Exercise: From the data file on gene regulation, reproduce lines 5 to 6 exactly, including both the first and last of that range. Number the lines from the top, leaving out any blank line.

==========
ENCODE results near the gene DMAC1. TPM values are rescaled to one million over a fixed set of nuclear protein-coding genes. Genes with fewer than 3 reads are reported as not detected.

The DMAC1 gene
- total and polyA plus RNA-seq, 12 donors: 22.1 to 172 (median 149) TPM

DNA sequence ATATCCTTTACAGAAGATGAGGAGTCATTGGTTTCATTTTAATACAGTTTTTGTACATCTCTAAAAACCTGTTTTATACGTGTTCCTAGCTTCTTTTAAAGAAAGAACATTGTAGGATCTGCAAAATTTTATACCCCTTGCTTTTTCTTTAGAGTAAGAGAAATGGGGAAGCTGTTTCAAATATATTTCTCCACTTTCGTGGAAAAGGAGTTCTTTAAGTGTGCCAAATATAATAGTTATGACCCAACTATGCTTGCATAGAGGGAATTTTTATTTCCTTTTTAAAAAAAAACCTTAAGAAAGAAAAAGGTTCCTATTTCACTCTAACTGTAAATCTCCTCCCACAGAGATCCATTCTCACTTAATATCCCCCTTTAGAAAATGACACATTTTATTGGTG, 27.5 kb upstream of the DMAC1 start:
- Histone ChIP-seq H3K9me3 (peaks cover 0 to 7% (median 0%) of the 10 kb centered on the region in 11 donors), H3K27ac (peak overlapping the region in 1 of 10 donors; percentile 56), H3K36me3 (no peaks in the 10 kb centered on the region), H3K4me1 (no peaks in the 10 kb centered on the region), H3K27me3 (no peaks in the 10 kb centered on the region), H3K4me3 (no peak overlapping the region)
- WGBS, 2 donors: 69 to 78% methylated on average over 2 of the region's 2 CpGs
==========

- Histone ChIP-seq H3K9me3 (peaks cover 0 to 7% (median 0%) of the 10 kb centered on the region in 11 donors), H3K27ac (peak overlapping the region in 1 of 10 donors; percentile 56), H3K36me3 (no peaks in the 10 kb centered on the region), H3K4me1 (no peaks in the 10 kb centered on the region), H3K27me3 (no peaks in the 10 kb centered on the region), H3K4me3 (no peak overlapping the region)
- WGBS, 2 donors: 69 to 78% methylated on average over 2 of the region's 2 CpGs